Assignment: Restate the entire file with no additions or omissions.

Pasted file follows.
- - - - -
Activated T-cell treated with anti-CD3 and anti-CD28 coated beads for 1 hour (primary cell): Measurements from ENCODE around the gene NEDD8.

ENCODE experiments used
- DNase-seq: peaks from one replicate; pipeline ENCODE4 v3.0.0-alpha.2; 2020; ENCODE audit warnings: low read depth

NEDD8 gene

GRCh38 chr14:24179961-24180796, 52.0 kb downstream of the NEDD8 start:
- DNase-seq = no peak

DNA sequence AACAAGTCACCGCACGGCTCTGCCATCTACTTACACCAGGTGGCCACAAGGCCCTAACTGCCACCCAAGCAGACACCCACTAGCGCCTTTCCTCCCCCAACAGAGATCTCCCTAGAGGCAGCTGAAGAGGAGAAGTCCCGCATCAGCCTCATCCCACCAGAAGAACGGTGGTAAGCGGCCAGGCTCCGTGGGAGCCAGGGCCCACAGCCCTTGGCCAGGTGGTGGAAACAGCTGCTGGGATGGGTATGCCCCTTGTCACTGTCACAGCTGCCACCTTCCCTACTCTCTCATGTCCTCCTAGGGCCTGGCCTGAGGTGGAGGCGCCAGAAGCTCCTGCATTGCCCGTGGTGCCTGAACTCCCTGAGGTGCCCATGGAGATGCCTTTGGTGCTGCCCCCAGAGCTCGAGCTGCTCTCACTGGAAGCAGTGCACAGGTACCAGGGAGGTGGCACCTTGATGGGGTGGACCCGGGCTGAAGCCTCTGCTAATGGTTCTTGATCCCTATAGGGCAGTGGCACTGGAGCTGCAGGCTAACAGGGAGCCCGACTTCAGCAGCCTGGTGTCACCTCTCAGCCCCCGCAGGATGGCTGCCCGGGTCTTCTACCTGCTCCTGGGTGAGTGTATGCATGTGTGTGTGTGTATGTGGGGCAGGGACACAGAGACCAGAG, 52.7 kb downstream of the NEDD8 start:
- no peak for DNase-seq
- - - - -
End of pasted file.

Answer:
Activated T-cell treated with anti-CD3 and anti-CD28 coated beads for 1 hour (primary cell): Measurements from ENCODE around the gene NEDD8.

ENCODE experiments used
- DNase-seq: peaks from one replicate; pipeline ENCODE4 v3.0.0-alpha.2; 2020; ENCODE audit warnings: low read depth

NEDD8 gene

GRCh38 chr14:24179961-24180796, 52.0 kb downstream of the NEDD8 start:
- DNase-seq = no peak

DNA sequence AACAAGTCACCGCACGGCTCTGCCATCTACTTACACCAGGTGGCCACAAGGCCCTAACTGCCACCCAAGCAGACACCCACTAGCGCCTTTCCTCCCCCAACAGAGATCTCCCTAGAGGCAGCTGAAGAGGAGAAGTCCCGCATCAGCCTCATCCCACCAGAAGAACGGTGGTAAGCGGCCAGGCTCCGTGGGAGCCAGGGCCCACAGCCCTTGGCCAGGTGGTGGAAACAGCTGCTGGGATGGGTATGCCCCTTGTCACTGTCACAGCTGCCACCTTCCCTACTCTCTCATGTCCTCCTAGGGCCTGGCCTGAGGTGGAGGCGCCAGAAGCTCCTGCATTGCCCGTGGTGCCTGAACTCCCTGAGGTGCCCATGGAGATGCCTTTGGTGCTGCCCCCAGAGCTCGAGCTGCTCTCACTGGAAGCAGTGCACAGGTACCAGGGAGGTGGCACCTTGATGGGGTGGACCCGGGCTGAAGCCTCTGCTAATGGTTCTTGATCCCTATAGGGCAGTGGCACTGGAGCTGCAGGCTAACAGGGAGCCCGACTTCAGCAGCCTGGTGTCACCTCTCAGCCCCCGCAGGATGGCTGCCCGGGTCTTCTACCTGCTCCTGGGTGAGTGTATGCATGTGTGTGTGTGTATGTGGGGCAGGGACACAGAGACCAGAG, 52.7 kb downstream of the NEDD8 start:
- no peak for DNase-seq